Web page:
We hear a lot about how passwords are insecure, and should not be used alone for authentication. They are hard to remember, so users are tempted to come up with weak passwords, and reuse them across multiple websites. Even if the password is strong, it’s still just a short string the users know.
There are numerous ways to mitigate this, such as HMAC or time-based one-time passwords or more recently universal 2nd-factor hardware tokens. They all based on something the user has, rather than something they know. What they have is a secret key, which they can use to generate a password or sign messages.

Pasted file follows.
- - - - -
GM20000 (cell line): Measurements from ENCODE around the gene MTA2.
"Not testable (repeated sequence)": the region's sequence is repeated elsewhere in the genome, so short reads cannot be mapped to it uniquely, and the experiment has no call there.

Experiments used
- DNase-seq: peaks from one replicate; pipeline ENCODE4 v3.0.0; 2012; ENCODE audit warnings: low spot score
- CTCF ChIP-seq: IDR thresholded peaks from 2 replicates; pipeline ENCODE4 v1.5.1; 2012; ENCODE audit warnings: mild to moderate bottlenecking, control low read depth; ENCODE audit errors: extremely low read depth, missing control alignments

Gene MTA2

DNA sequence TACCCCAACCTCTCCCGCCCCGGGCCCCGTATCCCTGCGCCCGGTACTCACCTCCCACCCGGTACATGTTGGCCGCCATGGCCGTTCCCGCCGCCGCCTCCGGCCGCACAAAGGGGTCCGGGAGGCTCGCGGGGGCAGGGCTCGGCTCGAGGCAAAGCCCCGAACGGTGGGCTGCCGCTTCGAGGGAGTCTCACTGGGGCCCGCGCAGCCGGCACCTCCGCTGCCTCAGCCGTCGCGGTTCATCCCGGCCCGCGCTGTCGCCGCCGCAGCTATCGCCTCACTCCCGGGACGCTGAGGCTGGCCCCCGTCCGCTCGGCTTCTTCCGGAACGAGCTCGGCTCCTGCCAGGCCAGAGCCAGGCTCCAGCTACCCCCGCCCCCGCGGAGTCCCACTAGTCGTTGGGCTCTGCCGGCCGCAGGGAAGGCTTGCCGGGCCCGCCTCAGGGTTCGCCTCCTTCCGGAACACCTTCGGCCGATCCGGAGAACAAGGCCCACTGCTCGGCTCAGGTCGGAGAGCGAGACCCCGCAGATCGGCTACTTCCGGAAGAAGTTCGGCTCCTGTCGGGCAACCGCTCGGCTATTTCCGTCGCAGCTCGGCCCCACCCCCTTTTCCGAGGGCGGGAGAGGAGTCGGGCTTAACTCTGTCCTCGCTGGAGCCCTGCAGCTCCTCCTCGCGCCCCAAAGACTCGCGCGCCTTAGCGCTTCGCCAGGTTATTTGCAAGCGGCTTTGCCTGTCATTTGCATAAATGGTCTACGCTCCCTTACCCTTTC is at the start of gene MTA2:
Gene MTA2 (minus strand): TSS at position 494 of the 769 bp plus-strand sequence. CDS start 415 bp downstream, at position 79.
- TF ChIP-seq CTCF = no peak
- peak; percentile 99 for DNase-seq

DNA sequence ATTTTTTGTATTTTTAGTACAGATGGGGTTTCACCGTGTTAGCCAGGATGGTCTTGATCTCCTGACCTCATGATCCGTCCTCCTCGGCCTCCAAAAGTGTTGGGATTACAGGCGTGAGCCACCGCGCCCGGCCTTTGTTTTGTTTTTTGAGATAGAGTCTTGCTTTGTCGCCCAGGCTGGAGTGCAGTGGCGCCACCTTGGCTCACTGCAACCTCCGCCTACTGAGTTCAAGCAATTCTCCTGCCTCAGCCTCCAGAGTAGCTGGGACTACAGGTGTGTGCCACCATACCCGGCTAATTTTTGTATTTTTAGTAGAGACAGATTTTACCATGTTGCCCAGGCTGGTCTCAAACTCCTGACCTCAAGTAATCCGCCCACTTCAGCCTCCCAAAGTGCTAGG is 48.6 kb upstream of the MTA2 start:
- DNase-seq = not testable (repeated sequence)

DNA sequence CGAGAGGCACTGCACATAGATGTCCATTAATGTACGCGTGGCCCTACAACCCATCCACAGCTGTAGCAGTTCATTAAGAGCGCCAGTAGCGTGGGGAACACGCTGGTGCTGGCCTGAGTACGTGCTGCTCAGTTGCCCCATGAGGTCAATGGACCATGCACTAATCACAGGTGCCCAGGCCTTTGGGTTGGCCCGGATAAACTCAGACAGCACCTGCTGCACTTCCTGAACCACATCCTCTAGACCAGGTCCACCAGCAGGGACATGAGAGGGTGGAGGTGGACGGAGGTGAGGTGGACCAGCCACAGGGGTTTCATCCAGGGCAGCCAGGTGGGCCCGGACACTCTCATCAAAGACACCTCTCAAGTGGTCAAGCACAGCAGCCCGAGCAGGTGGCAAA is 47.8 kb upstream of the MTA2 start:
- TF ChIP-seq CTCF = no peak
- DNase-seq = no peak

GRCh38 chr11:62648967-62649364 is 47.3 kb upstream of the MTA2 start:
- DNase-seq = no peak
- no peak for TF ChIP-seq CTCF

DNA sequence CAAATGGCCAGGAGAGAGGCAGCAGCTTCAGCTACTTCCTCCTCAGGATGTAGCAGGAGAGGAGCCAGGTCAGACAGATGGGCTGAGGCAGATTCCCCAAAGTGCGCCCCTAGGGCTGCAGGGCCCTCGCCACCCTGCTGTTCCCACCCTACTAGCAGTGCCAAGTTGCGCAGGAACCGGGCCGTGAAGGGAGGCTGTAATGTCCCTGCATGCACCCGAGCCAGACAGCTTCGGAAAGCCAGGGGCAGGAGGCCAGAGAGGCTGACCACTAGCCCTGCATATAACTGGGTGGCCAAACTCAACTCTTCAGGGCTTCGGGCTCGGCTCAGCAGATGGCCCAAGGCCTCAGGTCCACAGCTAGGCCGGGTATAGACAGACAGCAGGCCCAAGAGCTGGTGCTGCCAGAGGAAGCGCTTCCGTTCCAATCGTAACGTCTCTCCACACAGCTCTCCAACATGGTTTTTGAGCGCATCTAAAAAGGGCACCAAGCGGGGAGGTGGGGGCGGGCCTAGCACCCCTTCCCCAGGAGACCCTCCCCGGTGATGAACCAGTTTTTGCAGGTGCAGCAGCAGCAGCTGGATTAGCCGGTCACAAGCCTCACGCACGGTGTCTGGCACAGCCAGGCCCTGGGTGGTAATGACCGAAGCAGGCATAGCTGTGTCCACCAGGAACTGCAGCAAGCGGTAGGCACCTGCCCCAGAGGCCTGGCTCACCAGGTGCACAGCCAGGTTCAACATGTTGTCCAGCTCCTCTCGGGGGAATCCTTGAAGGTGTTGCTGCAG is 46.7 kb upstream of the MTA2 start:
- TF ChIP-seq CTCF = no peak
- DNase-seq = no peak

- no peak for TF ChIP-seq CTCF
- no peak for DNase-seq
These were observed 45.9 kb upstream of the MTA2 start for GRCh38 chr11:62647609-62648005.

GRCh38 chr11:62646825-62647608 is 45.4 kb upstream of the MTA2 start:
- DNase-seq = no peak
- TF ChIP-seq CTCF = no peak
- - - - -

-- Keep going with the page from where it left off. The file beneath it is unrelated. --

What seems to be forgotten in the consumer world is that every browser has had a feature built-in since TLS was introduced, called mutual authentication, which allows the user to present a certificate as well as the server. This means the user can authenticate with something they have and – if the certificate is protected by a passphrase – something they know.
In this post, we implement a simple Node.js example which uses client certificates to authenticate the user.